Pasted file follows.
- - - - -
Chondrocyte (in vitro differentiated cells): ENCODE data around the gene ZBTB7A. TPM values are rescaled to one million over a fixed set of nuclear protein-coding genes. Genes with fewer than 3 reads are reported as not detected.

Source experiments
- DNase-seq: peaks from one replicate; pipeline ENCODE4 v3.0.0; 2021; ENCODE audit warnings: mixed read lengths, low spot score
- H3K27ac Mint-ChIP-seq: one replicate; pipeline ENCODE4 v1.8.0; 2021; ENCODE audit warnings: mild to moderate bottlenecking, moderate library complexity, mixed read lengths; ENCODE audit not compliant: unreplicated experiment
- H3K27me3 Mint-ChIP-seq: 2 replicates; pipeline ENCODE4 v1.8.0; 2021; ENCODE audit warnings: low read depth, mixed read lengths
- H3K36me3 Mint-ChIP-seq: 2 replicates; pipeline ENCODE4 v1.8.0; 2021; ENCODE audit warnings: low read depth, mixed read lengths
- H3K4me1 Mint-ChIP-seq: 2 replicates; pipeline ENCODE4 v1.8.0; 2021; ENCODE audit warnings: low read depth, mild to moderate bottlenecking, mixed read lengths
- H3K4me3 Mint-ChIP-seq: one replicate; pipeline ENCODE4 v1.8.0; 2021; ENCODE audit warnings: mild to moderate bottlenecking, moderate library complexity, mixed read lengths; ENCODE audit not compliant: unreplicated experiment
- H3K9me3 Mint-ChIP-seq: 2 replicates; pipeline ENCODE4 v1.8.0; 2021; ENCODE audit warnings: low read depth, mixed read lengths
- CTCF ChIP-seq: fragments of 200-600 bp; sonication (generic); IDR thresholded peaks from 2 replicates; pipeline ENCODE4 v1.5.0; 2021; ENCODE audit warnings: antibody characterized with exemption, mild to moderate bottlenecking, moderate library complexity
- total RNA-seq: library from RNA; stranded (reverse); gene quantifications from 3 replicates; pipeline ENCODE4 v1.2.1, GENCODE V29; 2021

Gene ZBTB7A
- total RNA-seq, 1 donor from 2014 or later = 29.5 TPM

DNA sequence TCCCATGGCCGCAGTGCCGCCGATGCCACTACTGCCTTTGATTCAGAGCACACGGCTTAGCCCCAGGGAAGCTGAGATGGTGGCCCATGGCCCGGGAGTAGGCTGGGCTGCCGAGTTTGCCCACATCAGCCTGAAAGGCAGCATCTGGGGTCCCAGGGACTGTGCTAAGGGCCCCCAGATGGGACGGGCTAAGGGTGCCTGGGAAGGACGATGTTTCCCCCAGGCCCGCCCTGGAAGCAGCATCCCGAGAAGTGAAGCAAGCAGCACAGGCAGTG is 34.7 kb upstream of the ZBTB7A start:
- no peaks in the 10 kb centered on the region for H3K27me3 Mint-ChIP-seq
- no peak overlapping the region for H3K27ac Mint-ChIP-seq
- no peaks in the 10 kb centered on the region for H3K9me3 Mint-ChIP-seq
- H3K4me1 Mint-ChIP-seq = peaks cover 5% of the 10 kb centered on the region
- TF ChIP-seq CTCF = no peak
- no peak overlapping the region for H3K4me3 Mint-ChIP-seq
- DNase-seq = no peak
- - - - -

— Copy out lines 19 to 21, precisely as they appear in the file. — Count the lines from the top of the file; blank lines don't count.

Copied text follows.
- TF ChIP-seq CTCF = no peak
- no peak overlapping the region for H3K4me3 Mint-ChIP-seq
- DNase-seq = no peak